When I think about these first three months of 2022, the word patience comes to mind. The recent two-year anniversary of Covid-19 hitting our shores reminds me of the havoc and disruption that the pandemic imposed on our lives, but more importantly how so many people overcame the hardships through a heavy dose of resilience and waiting for a better day.

We persevered, adapted, and appropriately managed our feelings about the experience. But now, just as we resume some normal aspects of life and possibly move to the “endemic” stage, we now might need to tap into that patience and strength once again.

This is not necessarily because I expect another dangerous Covid-19 strain (though that is always possible), but because I think we now may need to extend our patience to our personal finances and specifically our investments.

Surprisingly, these past few years of Covid-19 turned out to be quite positive from a financial and investment perspective for many of my clients and other mid-life professionals who I speak to. But as the news about Covid-19 seems to be dramatically improving, things in the financial world have recently moved in a different direction, as shown by a continuing rise in inflation and some turbulence in the financial markets.

The Russell 3000 Index, one of the broadest measures of the US stock market stumbled with a 4.86% decline during the first quarter. A bigger disappointment occurred in the usually more placid bond market as the Bloomberg US Aggregate Index, fared even worse, declining 6.1%.

Diversification across asset classes, usually a reliable investment strategy, clearly did not work. Most asset classes declined, except for commodities, precious metals and stocks tied to things like oil. The combination of the Russia/Ukraine conflict, surging inflation, and the US Federal Reserve Bank’s decision to begin a sustained rise in interest dates all conspired to create a very difficult backdrop.

Where do things go from here and what should you do about your portfolios? There are a broad range of potential outcomes that could play out. And those outcomes may greatly influence the types of investments that may perform well. I think investors should not attempt to make any bold predictions about the economy, geopolitics, or the types of investments that may do well given the uncertainties in this current moment. In other words, stay patient because this too shall pass, even though we do not know when!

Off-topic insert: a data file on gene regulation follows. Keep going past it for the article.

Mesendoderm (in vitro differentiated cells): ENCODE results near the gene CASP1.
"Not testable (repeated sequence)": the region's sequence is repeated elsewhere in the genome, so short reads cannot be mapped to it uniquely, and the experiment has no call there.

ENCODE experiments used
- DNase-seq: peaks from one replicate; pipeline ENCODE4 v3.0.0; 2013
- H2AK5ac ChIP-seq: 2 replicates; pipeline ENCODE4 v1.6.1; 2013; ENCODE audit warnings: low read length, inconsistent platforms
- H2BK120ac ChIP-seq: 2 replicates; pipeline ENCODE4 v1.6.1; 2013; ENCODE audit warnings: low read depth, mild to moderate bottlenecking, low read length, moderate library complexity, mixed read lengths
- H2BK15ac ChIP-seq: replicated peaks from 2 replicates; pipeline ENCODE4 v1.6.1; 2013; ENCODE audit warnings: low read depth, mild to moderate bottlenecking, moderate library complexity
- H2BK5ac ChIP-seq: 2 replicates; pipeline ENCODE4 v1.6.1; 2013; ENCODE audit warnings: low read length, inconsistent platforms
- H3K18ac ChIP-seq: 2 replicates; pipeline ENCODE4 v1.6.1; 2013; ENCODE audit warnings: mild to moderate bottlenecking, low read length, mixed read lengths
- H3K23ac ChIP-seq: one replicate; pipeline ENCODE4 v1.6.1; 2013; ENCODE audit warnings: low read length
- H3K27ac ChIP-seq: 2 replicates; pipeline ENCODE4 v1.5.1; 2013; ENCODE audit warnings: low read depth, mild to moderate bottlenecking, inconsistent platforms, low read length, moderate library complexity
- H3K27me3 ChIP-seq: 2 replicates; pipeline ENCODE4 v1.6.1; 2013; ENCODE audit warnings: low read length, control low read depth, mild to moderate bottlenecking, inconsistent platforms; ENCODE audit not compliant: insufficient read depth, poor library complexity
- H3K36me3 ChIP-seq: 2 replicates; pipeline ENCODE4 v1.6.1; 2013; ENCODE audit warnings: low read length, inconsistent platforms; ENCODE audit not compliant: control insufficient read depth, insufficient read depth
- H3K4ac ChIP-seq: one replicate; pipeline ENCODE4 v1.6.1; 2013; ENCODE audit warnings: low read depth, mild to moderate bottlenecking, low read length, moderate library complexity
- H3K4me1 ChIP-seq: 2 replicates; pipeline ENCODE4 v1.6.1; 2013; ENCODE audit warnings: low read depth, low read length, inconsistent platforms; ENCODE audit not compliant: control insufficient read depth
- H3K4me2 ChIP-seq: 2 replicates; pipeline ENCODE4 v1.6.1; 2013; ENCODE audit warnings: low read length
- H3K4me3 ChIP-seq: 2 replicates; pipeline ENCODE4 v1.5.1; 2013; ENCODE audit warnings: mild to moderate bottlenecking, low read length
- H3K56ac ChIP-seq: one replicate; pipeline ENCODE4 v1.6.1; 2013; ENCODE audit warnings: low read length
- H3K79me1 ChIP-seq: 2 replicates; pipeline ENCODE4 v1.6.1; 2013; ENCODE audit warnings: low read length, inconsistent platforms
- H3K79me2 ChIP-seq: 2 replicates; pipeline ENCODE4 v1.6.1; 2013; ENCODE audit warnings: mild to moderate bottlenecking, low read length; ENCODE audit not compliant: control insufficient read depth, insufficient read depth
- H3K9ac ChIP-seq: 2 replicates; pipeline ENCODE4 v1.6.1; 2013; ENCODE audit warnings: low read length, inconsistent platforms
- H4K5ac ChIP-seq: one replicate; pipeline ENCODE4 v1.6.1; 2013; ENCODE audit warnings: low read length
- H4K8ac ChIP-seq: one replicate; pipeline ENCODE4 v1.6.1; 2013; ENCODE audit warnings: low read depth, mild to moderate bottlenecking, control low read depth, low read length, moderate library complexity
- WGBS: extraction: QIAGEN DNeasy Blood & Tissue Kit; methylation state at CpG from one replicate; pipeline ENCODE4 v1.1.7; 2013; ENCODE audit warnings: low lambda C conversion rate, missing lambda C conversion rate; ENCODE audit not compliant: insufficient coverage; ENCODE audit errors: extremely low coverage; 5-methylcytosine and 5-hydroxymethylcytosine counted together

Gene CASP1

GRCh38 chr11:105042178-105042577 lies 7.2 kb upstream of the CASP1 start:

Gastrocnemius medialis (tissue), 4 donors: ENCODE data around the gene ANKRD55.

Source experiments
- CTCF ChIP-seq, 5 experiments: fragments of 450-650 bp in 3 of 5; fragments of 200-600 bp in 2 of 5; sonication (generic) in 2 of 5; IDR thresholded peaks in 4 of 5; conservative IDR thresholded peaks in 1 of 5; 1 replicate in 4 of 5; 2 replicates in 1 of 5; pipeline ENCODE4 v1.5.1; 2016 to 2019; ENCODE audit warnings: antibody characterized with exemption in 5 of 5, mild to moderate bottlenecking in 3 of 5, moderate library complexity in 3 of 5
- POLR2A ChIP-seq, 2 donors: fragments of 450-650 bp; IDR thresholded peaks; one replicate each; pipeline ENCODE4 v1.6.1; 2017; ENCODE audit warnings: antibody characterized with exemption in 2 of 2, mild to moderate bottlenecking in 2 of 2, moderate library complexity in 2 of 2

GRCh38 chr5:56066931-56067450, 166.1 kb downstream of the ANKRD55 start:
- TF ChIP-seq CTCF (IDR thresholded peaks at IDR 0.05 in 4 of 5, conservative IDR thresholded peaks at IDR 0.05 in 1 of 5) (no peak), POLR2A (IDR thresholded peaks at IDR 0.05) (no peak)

That does not mean that you must “stand pat” and not make any changes to your portfolio. You should certainly review your allocations and review a variety of questions. Do you own too many technology stocks (especially unprofitable ones) and/or other investments vulnerable to high inflation?

Do you have too great an allocation to intermediate term and/or long-term bonds which may continue to struggle if inflation remains elevated? Do you have investments that have the potential to do well as interest rates move up? These are a few examples of the portfolio investment matters that you may want to review given the evolving backdrop.

But even if you decide to make portfolio changes, I urge all investors to remain diversified across a broad range of asset classes that are appropriate for their investment objectives, rather than making large allocations or bets on asset classes that may do well over the short-term or may do well in a particular economic scenario.

Such moves, if taken too far, could actually backfire and/or actually decrease the chances of moving toward your long-term investment objectives. Although it is true that diversification in many forms was not an effective strategy last quarter, this approach may remain very useful since the outcomes about inflation, interest rates, and their impact remain highly uncertain.

The financial markets almost instantaneously price in new information everyday in a rapidly changing economic and global landscape. Spreading your investments around many sectors may reduce your risk of being on the wrong side of unexpected developments.

Why do I make the recommendation for patience? After all, markets have shown resilience and bounced back in the past. Diversifying strategies have often rebounded very quickly. But this time might be different.

Although I am very optimistic that stock and bond prices may not decline together for a long time period, I also recognize that a move toward more normal inflation and market conditions may require an undetermined period of time than past market disruptions. It could test the patience of all of us as investors and tempt us to lose discipline at exactly the wrong moment.

There are many reasons to be optimistic and keep the faith. The economy remains quite strong and the outlook in the private sector suggests that corporate profits may continue to grow, which could support and even fuel an increase in stock prices.

Patience through these periods of market fluctuations may get us to the other side, just as it did through the Covid-19 pandemic. In that respect, we may want to follow the words of Mahatma Gandhi: “to lose patience is to lose the battle”.

As always, please contact my office if you have any questions, or if you need a complimentary review of your situation.

There is no guarantee that a diversified portfolio will enhance overall returns or outperform a non-diversified portfolio. Diversification does not protect against market risk. Asset allocation does not ensure a profit or protect against a loss. Investing involves risk, including possible loss of principal. Bond are subject to market and interest rate risk if sold prior to maturity. Bond values will decline if interest rates rise and bonds are subject to availability and change in price.